So, Mossdale has taken a backseat this week while I’ve been focusing on George, a rare survivor of a type of wide boat common on the Leeds & Liverpool Canal in the olden days…
If you hadn’t heard already, the current Window on the World project plan is to carry out a complete restoration of George so that she looks exactly like she did in her heyday.
Our project hopes to eventually place George back in her traditional historic setting on the Leeds & Liverpool Canal. She’s set to be transformed into a ‘floating exhibition’, which the public can climb aboard and gain an insight into life as a boatman/woman as they explore the restored vessel.
Neatly following on from last week’s blog about Mossdale, I thought I’d offer you a succinct synopsis of George’s heritage, from her early life to her ill-fated abandonment and rescue by the museum’s volunteers.
George is very special to us, being one of the last surviving wooden Leeds and Liverpool short boats – she was once one of a hundred back in the day! For a long time, George was considered a ‘mystery’ at the museum. Nobody really knew where she had come from when she arrived in 1973.
George was predominantly a horse-drawn boat, with a distinctive transom stern and a large wooden rudder. She measured at 62ft long and 14 feet and 3 inches wide – pretty standard size for a Leeds & Liverpool Canal short boat. She was built to this specification in order to allow her to pass through the Leeds and Liverpool locks – some of which were 10-feet shorter than the standard length.
On these short boats, cabins were provided in the bow and stern, and some boats were crewed by families. When George was brought to the museum in the 1970s, there were no traces of who she was captained or crewed by during her long working life – her history remained entrenched in ambiguity for many years.
In 1991 Phil Speight, conducted an intensive investigation into George’s past. His efforts were fruitful - after spending months rummaging through countless archives, Phil discovered that she was built in 1910, at Springs Bridge by the Wigan Coal & Iron Corporation to join the rest of their fleet of boats: Blanche, Lindsay, Clara, Tweed and Pluto.
It’s believed that George was employed as a coal carrier between Haigh and Liverpool, sometimes being towed by a steam tug, as well as a horse. There’s also evidence which suggests that she was a carrier of moulding sand and coke for her company’s steel works.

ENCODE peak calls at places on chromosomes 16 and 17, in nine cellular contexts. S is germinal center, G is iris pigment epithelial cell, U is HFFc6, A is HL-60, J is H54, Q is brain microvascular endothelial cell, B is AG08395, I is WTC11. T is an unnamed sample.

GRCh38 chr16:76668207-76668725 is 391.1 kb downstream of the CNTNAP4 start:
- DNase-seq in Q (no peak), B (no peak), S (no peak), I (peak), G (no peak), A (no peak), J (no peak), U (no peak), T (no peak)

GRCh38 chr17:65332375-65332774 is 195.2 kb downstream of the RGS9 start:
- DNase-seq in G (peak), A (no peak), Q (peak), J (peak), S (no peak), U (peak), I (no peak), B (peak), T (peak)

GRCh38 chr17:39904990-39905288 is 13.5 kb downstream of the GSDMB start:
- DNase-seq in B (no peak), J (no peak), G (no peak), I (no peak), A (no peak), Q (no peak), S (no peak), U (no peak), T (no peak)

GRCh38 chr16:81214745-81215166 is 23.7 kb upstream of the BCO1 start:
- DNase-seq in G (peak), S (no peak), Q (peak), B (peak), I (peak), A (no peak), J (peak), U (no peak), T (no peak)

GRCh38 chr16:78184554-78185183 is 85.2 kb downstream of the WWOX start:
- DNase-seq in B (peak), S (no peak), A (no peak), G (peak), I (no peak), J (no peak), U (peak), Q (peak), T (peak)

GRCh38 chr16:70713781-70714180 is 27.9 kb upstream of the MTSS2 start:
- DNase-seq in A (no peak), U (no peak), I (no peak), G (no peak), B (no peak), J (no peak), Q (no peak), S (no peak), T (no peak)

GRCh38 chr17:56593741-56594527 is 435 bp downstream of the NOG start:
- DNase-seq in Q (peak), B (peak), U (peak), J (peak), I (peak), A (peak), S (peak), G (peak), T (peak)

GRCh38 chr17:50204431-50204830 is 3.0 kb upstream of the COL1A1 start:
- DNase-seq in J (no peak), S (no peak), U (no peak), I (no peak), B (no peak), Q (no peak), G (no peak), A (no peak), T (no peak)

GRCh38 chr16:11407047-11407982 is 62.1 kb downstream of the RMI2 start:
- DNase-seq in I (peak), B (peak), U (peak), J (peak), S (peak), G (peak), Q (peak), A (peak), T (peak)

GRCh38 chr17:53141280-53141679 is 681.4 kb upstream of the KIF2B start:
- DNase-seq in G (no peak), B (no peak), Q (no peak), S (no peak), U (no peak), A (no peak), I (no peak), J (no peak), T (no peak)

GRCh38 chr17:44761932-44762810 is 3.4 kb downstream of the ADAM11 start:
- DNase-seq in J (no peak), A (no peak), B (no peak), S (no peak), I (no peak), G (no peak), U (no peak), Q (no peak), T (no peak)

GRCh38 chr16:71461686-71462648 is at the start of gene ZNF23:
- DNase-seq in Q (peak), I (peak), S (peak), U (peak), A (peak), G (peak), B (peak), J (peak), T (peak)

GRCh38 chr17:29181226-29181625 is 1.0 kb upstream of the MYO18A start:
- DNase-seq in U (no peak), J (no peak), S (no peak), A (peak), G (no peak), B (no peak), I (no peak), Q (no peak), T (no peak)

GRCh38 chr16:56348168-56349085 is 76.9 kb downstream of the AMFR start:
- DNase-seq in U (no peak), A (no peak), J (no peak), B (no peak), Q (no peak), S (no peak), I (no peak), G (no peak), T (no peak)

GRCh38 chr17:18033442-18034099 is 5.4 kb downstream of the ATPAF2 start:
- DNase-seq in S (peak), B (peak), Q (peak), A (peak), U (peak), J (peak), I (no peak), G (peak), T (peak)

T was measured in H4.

When George reached the age of 20 in 1930, she was captained by William Deakin, falling under the ownership of Wigan Coal Corporation. In 1946 she was bought by the National Coal Board, and worked on the Bridgewater Canal until her retirement. Sadly, poor old George was then left abandoned and sunk for some years at Worsley, in Lancashire.
George’s fortune changed when she was rescued by a team of loyal museum volunteers in 1973 – they regularly cared for her at Burscough. The museum purchased her for a total of £60, a cost covered by the sale of waste paper. Three years later, she made her final journey down the Leeds & Liverpool Canal to Nelson Dock and was then transported to Ellesmere Port.
George has resided here at the museum ever since; despite undergoing an extensive restoration in the 80s, a lack of funding has resulted in her rather dilapidated condition. Nevertheless, with a dash of luck (and a lot of hard work!), we’ll be able to secure the funding to restore George back to her former glory as a working horse-drawn vessel on the Leeds & Liverpool Canal - fingers crossed!
The National Waterways Museum is home to the most comprehensive collection of artefacts that tell the story of Britain’s canals and navigable rivers over the last 300 years. With sites at Ellesmere Port and Gloucester, the museum holds over 12,000 historic objects and 68 historic boats and is designated by the Arts Council England as of national importance. The National Waterways Museum Ellesmere Port is also home to the Waterways Archive including over 100,000 papers, drawings photographs, plans and books relating to the waterways – a vital part of our national cultural heritage.
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